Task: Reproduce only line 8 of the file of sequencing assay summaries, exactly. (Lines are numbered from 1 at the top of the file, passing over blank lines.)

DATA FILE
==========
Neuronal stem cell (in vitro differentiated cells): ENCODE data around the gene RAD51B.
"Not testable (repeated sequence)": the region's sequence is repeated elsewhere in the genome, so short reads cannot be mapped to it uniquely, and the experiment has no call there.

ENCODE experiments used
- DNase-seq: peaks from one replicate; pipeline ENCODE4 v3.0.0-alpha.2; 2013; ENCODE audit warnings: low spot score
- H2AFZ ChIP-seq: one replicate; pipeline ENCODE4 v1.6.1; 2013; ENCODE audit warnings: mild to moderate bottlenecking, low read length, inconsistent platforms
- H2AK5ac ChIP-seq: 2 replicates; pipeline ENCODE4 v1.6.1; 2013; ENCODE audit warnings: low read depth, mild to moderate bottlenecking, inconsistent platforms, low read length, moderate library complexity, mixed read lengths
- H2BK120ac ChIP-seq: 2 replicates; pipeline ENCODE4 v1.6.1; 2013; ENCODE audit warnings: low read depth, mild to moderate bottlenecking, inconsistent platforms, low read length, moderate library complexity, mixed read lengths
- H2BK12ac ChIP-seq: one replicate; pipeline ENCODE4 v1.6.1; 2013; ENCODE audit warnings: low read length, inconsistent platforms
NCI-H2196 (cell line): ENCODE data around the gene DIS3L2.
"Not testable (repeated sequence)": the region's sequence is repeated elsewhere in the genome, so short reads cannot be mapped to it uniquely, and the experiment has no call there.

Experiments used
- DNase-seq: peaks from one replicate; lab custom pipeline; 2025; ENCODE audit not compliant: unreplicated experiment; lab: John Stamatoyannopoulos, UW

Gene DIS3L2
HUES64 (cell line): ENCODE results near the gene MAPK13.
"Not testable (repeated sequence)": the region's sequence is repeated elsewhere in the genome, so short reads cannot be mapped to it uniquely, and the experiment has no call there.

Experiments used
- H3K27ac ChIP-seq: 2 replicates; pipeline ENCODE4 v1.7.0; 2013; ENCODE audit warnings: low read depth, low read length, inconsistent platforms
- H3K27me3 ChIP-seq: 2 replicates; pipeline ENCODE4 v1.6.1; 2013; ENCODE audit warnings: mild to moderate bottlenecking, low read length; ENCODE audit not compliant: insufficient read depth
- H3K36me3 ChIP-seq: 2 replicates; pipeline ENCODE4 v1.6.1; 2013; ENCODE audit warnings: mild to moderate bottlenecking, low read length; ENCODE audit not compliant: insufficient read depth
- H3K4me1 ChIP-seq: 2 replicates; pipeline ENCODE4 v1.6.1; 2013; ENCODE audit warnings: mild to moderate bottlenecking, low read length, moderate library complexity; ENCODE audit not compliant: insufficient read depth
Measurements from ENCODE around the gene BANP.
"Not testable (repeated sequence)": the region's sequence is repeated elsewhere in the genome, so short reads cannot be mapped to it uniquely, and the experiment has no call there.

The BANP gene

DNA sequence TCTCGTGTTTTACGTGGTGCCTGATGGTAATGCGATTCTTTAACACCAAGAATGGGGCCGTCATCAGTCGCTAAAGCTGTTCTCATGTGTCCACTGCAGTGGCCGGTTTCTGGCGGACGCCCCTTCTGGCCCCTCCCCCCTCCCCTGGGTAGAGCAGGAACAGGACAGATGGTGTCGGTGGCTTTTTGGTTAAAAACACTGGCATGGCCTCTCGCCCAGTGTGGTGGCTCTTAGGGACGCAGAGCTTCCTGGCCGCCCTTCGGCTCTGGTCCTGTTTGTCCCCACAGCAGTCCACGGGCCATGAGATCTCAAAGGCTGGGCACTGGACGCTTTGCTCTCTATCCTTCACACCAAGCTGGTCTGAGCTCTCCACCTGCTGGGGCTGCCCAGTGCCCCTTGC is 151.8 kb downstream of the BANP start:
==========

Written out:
- H2BK12ac ChIP-seq: one replicate; pipeline ENCODE4 v1.6.1; 2013; ENCODE audit warnings: low read length, inconsistent platforms